According to acclaimed journalist and political pundit Andrew Coyne, there are cracks in Canada's democratic institutions that urgently need to be fixed before they cause even further damage to our society.
“We have not become a dictatorship, but we are no longer quite a democracy,” Coyne said at this year's Faculty of Law’s Merv Leitch Q.C. Memorial Lecture series that took place at the University of Alberta. “We no longer live under the system we think we do. We have the form of a democracy, but not the substance."
On this week's episode of Think, we proudly present Andrew Coyne's lecture 'The Alarming State of Canada's Democracy' that he delivered in Edmonton, Alberta on November 4th, 2013.
What's worth fighting for in a world riddled by abuses of power, violence, and religious war? Robert Fisk has been writing about issues facing the Middle East for more than 30 years as a corespondent for The Independent. A steadfast pacifist, Fisk believes that journalism must always challenge the status quo, and always question common discourse.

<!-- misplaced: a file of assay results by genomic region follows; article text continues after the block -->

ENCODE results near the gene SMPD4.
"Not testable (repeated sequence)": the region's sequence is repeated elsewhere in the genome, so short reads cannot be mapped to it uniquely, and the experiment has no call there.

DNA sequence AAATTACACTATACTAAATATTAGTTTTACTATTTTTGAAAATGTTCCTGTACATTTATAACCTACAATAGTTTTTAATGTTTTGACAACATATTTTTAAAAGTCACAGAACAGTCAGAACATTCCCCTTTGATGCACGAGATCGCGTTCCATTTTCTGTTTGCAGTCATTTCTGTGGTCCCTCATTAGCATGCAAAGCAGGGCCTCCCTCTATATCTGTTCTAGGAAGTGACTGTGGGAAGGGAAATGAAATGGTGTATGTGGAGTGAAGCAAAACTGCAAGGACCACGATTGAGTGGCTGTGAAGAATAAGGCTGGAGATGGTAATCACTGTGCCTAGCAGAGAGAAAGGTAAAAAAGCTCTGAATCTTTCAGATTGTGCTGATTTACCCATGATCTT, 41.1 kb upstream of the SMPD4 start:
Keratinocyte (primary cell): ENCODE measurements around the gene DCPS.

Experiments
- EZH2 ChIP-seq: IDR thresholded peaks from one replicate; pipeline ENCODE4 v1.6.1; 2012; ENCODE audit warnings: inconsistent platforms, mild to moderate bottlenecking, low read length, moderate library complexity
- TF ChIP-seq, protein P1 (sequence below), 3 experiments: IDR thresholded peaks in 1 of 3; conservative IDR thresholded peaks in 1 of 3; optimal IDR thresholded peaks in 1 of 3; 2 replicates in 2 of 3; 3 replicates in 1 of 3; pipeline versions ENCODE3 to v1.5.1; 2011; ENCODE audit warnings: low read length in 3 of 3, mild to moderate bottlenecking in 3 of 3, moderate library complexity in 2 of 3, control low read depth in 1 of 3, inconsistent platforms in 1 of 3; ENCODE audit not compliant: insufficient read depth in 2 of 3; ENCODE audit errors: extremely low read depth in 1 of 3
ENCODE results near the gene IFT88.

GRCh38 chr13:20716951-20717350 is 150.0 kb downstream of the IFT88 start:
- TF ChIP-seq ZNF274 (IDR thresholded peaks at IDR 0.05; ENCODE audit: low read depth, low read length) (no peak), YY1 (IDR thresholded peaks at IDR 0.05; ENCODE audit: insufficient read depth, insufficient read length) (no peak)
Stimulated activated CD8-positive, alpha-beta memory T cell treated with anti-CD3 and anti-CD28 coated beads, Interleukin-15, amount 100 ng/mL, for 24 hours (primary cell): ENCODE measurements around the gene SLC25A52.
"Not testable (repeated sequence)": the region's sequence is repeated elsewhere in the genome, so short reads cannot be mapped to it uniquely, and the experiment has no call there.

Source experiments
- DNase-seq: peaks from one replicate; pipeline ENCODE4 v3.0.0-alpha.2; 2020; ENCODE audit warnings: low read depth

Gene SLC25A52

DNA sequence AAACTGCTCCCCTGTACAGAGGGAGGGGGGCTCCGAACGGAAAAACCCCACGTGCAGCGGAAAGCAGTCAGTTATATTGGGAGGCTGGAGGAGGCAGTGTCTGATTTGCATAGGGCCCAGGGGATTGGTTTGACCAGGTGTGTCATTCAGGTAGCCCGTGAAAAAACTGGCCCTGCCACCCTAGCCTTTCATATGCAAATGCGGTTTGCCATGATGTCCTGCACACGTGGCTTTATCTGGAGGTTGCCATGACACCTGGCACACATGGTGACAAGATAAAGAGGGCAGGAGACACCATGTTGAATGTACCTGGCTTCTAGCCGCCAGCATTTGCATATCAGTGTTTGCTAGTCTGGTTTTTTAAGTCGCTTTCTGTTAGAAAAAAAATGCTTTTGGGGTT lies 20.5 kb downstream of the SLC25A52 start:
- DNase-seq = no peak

This episode of CJSR's Think presents Robert Fisk's keynote lecture that he delivered in Edmonton on January 31st, 2013 as part of the University of Alberta's International Week 2013. The lecture, entitled 'Arab Awakening: Are we hearing the truth?' probes deeply into the complex problems that the world is facing as we attempt to reconcile our societal differences, and presents Fisk's perspectives on how we can begin to forge a path to global peace.
That’s the only way to describe Christopher Hedges’ rousing keynote address “Days of Destruction Days Of Revolt.”
The talk, that took place at the University of Alberta on Feburary 24th, 2013 a part of the Edmonton Public Library’s Freedom to Read Week focused on how the slow deterioration of the middle class in the past 35 years has lead to the rotting of our socio-political institutions institutions. No longer do our governments, banks and the quickly loosening social safety net act in the best interest of the average citizen trying to earn a decent living for his or her family. No, instead they act to propagate an uneven system where the cycle of inequality is perpetuated by shady dealings in penthouses and executive offices of Fortune 500 companies and the governments that they puppet.